Gastroesophageal reflux and laryngeal dysfunction in a dog

Cassie N. Lux Department of Small Animal Medicine and Surgery, College of Veterinary Medicine, Mississippi State University, Mississippi State, MS 39762.

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Todd M. Archer Department of Small Animal Internal Medicine, College of Veterinary Medicine, Mississippi State University, Mississippi State, MS 39762.

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Kari V. Lunsford Department of Small Animal Internal Medicine, College of Veterinary Medicine, Mississippi State University, Mississippi State, MS 39762.

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Abstract

Case Description—A 7-year-old neutered male Saint Bernard was evaluated because of a 6-month history of coughing, gagging, change in phonation, excessive panting, and chronic intermittent vomiting and diarrhea.

Clinical Findings—Physical examination revealed no remarkable findings other than panting. Total thyroxine concentration and results of a CBC, serum biochemistry analysis, urinalysis, and thoracic radiography were within reference limits. A laryngeal examination revealed edema, erythema, and ulceration of the larynx and pharynx, with normal laryngeal movement. Results of bronchoscopy and cytologic examination of bronchoalveolar lavage fluid were diagnostic only for distal tracheitis. Esophagoscopy and an esophagography revealed esophagitis consistent with gastroesophageal reflux. Gastroduodenoscopy and histologic examination of biopsy specimens revealed Helicobacter colonization and lymphocytic or plasmacytic enteritis.

Treatment and Outcome—Following treatment for gastroesophageal reflux and suspected Helicobacter infection with combination antacid and antimicrobial treatment, the dog's respiratory signs resolved but vomiting continued. Gastroduodenoscopy revealed complete resolution of the previous laryngitis, pharyngitis, and esophagitis. Treatment for the lymphocytic or plasmacytic enteritis was initiated with prednisone (1 mg/kg [0.45 mg/lb], PO, q 12 h) and a novel protein diet. The previous treatment was also continued. Complete resolution of clinical signs was maintained 4 months after initiation of appropriate treatment.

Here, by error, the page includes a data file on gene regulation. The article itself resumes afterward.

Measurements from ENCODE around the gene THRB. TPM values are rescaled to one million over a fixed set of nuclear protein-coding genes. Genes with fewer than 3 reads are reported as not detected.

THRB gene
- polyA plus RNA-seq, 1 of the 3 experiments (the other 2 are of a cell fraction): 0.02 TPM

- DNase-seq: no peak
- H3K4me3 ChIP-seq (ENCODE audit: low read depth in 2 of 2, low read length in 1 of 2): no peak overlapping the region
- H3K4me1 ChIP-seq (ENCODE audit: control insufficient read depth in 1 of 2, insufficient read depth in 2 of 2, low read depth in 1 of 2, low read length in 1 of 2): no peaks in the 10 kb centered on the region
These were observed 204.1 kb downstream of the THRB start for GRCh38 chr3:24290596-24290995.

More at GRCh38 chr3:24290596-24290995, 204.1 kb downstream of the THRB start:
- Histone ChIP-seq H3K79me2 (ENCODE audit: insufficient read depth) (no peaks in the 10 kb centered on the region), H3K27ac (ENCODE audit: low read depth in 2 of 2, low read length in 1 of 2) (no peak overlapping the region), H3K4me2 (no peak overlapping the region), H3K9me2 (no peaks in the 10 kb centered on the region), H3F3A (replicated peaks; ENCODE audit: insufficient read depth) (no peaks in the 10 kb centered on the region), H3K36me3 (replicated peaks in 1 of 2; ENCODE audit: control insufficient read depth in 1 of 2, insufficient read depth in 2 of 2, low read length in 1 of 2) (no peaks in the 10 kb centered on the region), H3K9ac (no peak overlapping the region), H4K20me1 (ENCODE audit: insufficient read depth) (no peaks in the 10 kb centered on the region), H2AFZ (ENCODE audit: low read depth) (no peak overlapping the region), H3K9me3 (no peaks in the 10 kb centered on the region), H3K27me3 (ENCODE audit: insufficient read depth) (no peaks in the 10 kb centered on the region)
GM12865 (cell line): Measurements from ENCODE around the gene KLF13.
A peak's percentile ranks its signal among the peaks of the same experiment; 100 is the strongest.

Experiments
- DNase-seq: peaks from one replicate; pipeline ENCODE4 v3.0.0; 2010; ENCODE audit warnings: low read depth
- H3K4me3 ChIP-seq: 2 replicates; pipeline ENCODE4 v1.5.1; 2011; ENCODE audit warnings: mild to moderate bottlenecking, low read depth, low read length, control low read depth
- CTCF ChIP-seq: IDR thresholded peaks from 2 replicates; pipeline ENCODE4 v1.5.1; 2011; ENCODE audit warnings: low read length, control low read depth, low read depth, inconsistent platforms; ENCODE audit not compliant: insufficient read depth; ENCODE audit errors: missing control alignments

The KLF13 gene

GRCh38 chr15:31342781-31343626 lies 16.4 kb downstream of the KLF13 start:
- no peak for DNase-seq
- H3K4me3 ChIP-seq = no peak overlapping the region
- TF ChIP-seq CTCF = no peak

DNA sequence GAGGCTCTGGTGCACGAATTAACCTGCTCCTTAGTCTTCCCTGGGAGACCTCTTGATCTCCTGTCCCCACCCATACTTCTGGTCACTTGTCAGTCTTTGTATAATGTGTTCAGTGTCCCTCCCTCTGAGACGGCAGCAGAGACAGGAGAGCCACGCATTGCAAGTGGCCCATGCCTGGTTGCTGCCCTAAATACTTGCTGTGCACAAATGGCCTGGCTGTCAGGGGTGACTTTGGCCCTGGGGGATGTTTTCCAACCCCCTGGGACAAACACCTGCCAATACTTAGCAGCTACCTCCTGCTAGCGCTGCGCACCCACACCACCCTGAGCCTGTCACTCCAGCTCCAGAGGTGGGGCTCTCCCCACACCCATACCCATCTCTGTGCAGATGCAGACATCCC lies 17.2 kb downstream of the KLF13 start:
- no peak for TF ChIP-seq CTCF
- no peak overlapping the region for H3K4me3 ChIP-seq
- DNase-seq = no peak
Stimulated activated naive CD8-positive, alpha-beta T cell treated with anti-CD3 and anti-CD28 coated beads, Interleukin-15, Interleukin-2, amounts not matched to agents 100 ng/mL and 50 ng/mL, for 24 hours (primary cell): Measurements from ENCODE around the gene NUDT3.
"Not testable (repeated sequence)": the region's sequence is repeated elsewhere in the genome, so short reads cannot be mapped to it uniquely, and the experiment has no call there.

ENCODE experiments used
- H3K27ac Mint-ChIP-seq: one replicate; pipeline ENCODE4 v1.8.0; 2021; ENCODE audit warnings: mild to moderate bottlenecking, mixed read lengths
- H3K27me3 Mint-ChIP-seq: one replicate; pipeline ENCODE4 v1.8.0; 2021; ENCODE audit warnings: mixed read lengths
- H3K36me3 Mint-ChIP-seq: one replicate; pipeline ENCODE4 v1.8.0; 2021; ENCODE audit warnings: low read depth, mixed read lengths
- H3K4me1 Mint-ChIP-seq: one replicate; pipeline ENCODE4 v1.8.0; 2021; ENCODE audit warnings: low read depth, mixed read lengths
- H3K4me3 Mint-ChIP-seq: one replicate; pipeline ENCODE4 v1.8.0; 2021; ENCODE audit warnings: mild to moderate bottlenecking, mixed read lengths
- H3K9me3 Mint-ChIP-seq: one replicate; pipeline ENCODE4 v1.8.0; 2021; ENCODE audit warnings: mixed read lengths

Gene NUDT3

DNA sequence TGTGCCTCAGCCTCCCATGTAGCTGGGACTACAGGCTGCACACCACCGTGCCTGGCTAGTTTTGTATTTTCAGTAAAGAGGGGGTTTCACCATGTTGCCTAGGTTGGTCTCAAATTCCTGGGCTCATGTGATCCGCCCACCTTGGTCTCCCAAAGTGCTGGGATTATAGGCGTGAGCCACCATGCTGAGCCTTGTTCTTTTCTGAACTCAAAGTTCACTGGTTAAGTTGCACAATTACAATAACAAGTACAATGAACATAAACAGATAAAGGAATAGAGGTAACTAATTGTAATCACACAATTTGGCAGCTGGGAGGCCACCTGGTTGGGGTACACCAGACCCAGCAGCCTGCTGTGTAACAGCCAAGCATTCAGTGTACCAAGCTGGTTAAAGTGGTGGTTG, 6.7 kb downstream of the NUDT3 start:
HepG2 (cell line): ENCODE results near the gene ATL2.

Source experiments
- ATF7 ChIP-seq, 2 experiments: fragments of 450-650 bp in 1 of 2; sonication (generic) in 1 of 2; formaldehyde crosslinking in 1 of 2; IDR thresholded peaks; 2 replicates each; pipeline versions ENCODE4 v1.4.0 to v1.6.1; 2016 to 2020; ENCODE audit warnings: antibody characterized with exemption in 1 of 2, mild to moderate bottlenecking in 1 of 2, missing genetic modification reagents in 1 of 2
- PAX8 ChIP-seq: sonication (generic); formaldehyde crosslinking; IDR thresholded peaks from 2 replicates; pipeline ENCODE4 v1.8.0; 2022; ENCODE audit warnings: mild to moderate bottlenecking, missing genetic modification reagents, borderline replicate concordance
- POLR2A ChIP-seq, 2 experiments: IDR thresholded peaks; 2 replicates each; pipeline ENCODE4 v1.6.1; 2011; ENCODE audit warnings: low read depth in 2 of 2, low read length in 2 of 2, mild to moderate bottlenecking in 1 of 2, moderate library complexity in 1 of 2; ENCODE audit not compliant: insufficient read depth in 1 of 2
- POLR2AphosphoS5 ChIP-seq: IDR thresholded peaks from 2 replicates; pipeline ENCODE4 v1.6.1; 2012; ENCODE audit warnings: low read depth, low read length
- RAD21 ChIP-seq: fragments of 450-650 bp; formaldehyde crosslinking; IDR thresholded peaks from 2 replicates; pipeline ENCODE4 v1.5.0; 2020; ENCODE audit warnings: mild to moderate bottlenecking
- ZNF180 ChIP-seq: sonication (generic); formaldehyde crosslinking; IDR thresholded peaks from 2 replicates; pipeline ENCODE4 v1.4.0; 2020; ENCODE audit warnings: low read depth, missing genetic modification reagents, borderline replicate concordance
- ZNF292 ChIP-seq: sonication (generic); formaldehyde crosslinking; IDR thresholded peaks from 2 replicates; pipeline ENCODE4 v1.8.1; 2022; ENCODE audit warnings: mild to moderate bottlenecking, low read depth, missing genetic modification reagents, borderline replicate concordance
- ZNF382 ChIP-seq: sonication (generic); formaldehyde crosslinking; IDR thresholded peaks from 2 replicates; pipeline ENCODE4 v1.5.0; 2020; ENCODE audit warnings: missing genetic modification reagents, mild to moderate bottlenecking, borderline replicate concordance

Clinical Relevance—Laryngeal dysfunction induced by gastroesophageal reflux as occurred in the patient described in this report is a previously undocumented association in the veterinary literature. This association could be a potential consideration in dogs with concurrent respiratory and gastrointestinal signs. The present report may provide a basis for further studies investigating this association.

Abstract

Case Description—A 7-year-old neutered male Saint Bernard was evaluated because of a 6-month history of coughing, gagging, change in phonation, excessive panting, and chronic intermittent vomiting and diarrhea.

Clinical Findings—Physical examination revealed no remarkable findings other than panting. Total thyroxine concentration and results of a CBC, serum biochemistry analysis, urinalysis, and thoracic radiography were within reference limits. A laryngeal examination revealed edema, erythema, and ulceration of the larynx and pharynx, with normal laryngeal movement. Results of bronchoscopy and cytologic examination of bronchoalveolar lavage fluid were diagnostic only for distal tracheitis. Esophagoscopy and an esophagography revealed esophagitis consistent with gastroesophageal reflux. Gastroduodenoscopy and histologic examination of biopsy specimens revealed Helicobacter colonization and lymphocytic or plasmacytic enteritis.

Treatment and Outcome—Following treatment for gastroesophageal reflux and suspected Helicobacter infection with combination antacid and antimicrobial treatment, the dog's respiratory signs resolved but vomiting continued. Gastroduodenoscopy revealed complete resolution of the previous laryngitis, pharyngitis, and esophagitis. Treatment for the lymphocytic or plasmacytic enteritis was initiated with prednisone (1 mg/kg [0.45 mg/lb], PO, q 12 h) and a novel protein diet. The previous treatment was also continued. Complete resolution of clinical signs was maintained 4 months after initiation of appropriate treatment.

Clinical Relevance—Laryngeal dysfunction induced by gastroesophageal reflux as occurred in the patient described in this report is a previously undocumented association in the veterinary literature. This association could be a potential consideration in dogs with concurrent respiratory and gastrointestinal signs. The present report may provide a basis for further studies investigating this association.

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